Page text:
Depending on how the session is structured a focus group can provide a good opportunity to reach a consensus on certain topics or issues (i.e. for instance a group could be asked to rank or agree on priorities for the direction of or next steps for the project).
- There are some general rules for using focus groups as a technique for evaluation:
- The size of the group matters - focus groups work best with 6-8 people.
- Ensuring that there is a set of ground rules for the focus group, covering what behaviour is acceptable within the session, make sure these are read out at the start to all participants (or stuck on the wall so you can refer to it if needed). The ground rules should be agreed by all participants at the start. Participants may be even asked to suggest some rules.
- Ensuring that the seating is in a circle so that people can see each other and everyone feels involved. If some individuals are physically marginalised, they may not contribute.
- The role of the focus group facilitator/moderator is very important. Leadership and interpersonal skills are required to moderate the group and the conversation. They should encourage discussion around particular topics or subjects. It is likely that they will have to step in at certain points to ensure that the session stays on track. It is suggested to use someone who is experienced in this area.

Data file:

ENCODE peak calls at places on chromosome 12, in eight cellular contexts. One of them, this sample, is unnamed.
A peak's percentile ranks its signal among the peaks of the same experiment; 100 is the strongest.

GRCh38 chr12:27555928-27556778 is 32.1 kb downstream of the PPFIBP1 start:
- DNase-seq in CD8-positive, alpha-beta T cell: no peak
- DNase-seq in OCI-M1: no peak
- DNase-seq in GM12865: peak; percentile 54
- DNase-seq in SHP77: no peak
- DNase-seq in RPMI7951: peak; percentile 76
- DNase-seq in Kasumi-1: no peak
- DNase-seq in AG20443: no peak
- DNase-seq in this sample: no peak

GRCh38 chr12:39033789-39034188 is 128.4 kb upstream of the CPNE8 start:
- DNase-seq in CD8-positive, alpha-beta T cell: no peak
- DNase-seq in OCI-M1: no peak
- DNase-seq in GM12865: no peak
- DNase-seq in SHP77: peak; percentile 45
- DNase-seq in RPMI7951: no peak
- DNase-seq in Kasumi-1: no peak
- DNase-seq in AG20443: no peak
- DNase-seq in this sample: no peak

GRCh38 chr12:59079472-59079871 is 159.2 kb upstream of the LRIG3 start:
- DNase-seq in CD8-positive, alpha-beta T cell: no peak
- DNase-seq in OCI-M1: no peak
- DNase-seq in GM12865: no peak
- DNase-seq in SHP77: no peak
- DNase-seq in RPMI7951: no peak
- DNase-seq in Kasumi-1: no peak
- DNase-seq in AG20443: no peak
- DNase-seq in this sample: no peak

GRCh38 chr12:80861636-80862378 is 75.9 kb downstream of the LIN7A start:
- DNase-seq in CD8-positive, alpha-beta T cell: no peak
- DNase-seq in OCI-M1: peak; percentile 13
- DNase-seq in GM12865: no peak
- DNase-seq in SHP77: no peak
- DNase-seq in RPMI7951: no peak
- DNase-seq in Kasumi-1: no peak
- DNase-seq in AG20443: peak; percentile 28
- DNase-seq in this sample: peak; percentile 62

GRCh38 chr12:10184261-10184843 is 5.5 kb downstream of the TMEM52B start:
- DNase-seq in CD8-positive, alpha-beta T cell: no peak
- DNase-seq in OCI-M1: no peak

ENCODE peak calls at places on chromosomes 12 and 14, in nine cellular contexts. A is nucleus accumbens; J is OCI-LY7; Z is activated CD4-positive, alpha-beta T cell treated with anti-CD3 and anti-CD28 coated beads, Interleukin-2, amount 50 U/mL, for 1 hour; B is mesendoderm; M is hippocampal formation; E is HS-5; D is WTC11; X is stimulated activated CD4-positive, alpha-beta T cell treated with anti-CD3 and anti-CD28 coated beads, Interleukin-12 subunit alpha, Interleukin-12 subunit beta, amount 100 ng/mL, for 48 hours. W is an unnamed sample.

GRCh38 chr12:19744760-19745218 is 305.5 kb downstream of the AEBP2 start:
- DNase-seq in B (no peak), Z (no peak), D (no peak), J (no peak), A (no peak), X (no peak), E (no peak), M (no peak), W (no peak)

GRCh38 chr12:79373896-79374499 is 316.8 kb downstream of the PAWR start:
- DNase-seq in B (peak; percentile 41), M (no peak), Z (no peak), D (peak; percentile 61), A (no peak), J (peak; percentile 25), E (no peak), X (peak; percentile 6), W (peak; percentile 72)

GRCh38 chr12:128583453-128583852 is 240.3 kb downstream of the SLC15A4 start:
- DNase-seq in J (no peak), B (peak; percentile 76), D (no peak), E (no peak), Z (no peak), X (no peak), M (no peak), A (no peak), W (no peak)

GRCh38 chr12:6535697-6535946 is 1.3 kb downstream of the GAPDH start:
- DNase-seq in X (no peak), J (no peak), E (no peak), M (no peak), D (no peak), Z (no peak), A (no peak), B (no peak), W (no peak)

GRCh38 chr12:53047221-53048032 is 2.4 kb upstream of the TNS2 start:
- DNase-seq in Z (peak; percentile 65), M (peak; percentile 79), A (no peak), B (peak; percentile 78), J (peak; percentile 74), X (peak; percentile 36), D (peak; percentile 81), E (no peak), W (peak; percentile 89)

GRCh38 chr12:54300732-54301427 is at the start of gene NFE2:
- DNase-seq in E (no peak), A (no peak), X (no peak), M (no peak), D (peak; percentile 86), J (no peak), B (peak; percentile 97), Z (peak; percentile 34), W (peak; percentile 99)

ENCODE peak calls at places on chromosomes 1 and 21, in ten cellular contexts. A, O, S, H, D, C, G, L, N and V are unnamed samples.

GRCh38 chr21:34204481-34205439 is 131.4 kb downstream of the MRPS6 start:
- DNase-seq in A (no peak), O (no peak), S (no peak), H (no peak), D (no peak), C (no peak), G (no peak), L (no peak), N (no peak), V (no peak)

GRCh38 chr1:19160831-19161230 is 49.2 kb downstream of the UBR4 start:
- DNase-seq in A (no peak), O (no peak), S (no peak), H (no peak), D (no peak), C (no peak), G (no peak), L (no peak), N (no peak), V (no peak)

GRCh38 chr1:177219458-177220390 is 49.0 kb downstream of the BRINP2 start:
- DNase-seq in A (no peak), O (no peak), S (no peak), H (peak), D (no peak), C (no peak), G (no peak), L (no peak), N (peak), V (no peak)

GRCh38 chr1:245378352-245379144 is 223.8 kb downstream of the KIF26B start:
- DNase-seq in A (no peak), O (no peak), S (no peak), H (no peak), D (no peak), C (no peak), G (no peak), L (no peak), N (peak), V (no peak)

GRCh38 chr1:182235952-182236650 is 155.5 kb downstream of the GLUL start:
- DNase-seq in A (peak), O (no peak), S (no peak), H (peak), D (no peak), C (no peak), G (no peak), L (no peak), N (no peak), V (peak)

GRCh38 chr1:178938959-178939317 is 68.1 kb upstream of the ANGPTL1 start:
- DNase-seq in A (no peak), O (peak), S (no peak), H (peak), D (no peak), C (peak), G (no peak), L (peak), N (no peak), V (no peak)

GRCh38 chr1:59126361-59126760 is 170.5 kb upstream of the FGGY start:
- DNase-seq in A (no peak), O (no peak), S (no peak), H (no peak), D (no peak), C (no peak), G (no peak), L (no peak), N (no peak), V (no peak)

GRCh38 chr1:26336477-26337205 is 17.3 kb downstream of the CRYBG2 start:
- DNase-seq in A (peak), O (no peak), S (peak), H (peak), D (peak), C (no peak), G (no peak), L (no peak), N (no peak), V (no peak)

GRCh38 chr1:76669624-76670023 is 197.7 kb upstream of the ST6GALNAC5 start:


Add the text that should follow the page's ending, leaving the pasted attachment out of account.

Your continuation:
- The focus group should, if possible, be recorded and transcribed.
Who to use it with
Focus groups can be used with established groups (such as the project team) or with a group assembled specially to be a focus group (such as those involved in or affected by the project).
When to use it
It is probably best to use focus groups before and after the engagement activities.
- Focus groups require good mediation. The size and composition of the group are important considerations. Beware of dominating personalities who may restrict others from talking. Furthermore, look out for shy individuals who may feel intimidated by the situation and require encouragement.
- As it is an open-ended process, you may not get the precise answers that you would expect from a questionnaire or interview.
- Problems may arise when attempting to identify the individual view from the group view.
- Focus groups can be difficult to assemble; try to approach a pre-existing group. As well as saving time, group members will be comfortable with each other and perhaps more open and honest, than a group of strangers would be with each other.
- In some circumstances, focus groups are perceived by groups as an opportunity to complain about issues relevant to them, which soon becomes unconstructive. Beyond good mediation, one method to curtail this is to give the group the first 5-10 minutes to put their complaints across. Having been given the group this opportunity, they may be more willing to move forward into the discussion.
Assure the focus group participants that their responses will be confidential, good practice is to ask participants to sign a consent form.